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Guilty or Romance
Reviewed by
Simon Black
on
Guilty or Romance Blu-ray Review. Guilty of Romance has been given suitably lavish treatment from Monster and there isn’t much to fault on the AV front. 
Rating:
4.5

Features 9.0
Video 9.0
Audio 9.0
Special Features 8.0
Total 9.0
Distributor: Monster
Running Time: 113 Minutes
Classification: R18+
Reviewer: Simon Black

9.0


Guilty of Romance

 

Local outfit Monster Pictures are on fire lately.  Their recent catalogue comprises an impressive and diverse assortment of twisted worthies, you can’t walk five metres without spotting their distinctive logo in sticker or t-shirt form and their Fantastic Asia Film Festival (this year transformed into the 10-day Monster Fest) has been described as ’a hectic festival packed with blood, boobs and assorted Asian oddness,’ which the world certainly needs more of. 

Substitute the word ‘film’ for the word ‘festival’ in the preceding sentence and you’ve pretty well described Guilty of Romance, the concluding chapter of Sion Sono’s loosely-connected ‘Hate Trilogy’ which also comprises the madcap Love Exposure and the gritty, blackly comic serial killer masterpiece Cold Fish

Eschewing some of the zanier elements of his recent work in favour of the singularly unsettling ambience that characterised earlier films such as Strange Circus and Suicide Club, Guilty of Romance

follows 29-year-old Izumi (Megumi Kagurazaka), a bored housewife trapped in a loveless marriage.  Desperate to experience some excitement before her thirtieth birthday, she signs with a nude modelling agency.  Consumed with desire and fascinated with her newly discovered libido, she quickly progresses to softcore porn and a series of increasingly risky trysts, during the course of which she meets world-weary Kazuko (Miki Mizuno, Carved), a full time university lecturer and part time streetwalker.  

I’m not sure if Lolita has been any sort of influence on Sono’s work, but his latest outing shares a number of consistencies with Nabokov’s magnum opus.  Both are multifaceted murder mysteries with psychosexual undertones, and both give away key plot details in their prologues: in Lolita we learn in a roundabout way that the pubescent object of Humbert’s desire is dead, and in Guilty of Romance we are informed before their stories begin that both Izumi and Kazuko are on the missing person’s list.  Thanks to a grisly and quintessentially Sono-esque opening scene we also presume at least one of them has been murdered. 

Lord knows I’m no psychologist, but I’d be willing to bet good money that old Sion grew up poor and that one or both parents were aloof to the point of coldness.  At any rate a number of his more familiar themes - the vapidity of upper middle class existence, the hypocrisy inherent in institutions such as marriage and religion, the sublimation of passive femininity to dominant masculinity, the destructive nature of the repressed sexual urge once released - are prominently on display, and they have seldom been dealt with so powerfully or as lucidly, by any director, as they are here.  Quite simply Sono is on top of his game and has been for quite some time.  Only the equally prolific Takeshi Miike, with whom his work shares certain stylistic and thematic tendencies, can rival Sono in the unbridled potency of his imagery and the intensity of performance he musters from his leads.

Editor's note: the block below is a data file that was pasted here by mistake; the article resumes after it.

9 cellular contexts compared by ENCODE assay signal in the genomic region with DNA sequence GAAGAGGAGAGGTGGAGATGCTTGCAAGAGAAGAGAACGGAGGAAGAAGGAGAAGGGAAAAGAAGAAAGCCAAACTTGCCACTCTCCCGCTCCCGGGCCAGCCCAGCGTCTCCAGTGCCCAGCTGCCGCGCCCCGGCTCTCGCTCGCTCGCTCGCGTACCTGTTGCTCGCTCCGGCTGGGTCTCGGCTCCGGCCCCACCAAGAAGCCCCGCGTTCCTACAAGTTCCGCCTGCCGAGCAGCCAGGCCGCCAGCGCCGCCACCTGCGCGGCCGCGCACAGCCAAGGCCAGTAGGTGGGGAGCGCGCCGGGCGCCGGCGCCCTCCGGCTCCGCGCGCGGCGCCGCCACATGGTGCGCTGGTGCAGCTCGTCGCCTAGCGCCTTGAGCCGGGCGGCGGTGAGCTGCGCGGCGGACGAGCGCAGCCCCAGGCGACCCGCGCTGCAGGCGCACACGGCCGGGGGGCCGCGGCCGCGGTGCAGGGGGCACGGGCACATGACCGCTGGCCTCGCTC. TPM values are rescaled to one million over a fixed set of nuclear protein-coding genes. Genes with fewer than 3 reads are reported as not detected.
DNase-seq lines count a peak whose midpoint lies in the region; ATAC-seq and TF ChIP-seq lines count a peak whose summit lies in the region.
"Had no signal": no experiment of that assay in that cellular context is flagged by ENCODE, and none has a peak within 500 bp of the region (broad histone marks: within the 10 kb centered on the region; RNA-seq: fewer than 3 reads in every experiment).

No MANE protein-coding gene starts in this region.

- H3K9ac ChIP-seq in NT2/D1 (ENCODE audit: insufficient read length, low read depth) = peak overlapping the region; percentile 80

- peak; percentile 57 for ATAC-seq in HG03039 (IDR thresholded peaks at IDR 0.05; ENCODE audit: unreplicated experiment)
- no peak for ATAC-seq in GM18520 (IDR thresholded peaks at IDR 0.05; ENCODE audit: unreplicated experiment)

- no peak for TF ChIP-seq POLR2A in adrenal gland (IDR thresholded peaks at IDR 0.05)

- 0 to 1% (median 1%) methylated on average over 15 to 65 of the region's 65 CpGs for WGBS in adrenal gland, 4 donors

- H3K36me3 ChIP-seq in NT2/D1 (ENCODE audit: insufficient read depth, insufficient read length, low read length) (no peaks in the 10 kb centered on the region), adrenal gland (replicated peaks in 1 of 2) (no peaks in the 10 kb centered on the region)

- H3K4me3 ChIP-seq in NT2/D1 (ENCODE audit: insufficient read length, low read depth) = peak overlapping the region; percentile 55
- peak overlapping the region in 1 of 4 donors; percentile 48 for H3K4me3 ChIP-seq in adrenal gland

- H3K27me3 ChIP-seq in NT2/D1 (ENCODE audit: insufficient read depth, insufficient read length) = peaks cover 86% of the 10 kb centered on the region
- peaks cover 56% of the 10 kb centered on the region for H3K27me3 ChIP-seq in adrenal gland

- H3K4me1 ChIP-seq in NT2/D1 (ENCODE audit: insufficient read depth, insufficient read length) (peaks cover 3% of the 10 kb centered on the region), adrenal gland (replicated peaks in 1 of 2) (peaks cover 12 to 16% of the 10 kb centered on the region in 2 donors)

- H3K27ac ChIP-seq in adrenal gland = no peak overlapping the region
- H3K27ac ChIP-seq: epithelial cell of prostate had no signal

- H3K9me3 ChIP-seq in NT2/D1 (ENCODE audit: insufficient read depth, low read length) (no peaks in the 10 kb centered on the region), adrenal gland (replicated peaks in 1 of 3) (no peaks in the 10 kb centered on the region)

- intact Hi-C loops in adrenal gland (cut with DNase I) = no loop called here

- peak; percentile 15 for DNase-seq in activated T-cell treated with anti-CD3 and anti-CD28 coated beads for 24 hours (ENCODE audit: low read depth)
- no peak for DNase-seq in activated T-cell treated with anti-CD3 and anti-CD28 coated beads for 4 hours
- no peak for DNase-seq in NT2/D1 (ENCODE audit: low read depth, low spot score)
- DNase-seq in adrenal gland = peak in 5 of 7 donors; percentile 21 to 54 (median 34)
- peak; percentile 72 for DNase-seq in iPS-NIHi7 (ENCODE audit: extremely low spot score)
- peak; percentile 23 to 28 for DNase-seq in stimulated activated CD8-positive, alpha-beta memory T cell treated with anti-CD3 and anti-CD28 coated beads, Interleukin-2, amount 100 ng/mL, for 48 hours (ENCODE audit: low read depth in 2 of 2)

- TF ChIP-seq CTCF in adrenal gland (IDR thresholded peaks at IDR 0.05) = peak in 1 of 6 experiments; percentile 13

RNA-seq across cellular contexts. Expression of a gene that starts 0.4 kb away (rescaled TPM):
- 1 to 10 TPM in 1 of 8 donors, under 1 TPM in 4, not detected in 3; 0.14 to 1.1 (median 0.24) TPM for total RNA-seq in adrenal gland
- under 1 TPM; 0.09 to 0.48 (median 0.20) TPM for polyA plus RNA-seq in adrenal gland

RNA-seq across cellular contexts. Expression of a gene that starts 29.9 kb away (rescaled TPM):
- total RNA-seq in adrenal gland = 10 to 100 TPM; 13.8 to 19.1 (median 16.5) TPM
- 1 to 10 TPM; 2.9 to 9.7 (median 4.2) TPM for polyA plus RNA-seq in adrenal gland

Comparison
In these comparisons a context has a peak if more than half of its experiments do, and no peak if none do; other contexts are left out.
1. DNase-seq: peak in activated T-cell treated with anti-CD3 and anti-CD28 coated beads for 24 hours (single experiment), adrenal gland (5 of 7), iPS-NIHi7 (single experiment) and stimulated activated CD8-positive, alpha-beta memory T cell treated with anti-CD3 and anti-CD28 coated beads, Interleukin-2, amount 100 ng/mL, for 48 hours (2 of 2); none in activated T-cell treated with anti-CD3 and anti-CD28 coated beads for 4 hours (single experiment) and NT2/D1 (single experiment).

Audio & Video

Guilty of Romance has been given suitably lavish treatment from Monster and there isn’t much to fault on the AV front.  The 16:9 anamorphic transfer is crisp and free of grit and artefacts, colours are sharp and the atmospheric cinematography is particularly effective in HD.  The DD 5.1 Japanese audio mix is rich and immersive without being overbearing. 

Bonus Features

On offer are an exclusive 40-minute interview with lead actress Megumi Kurazaka, and an Audio Commentary with UK film scholar Jasper Sharp.  This latter is a particularly worthwhile addition: Sharp’s books like Behind the Pink Curtain and his Midnight Eye guide comprise some of the most comprehensive and insightful works extant on the field of modern Japanese cinema, and his commentary track dissects the film and indeed Sono’s entire oeuvre in some depth. 






 
 



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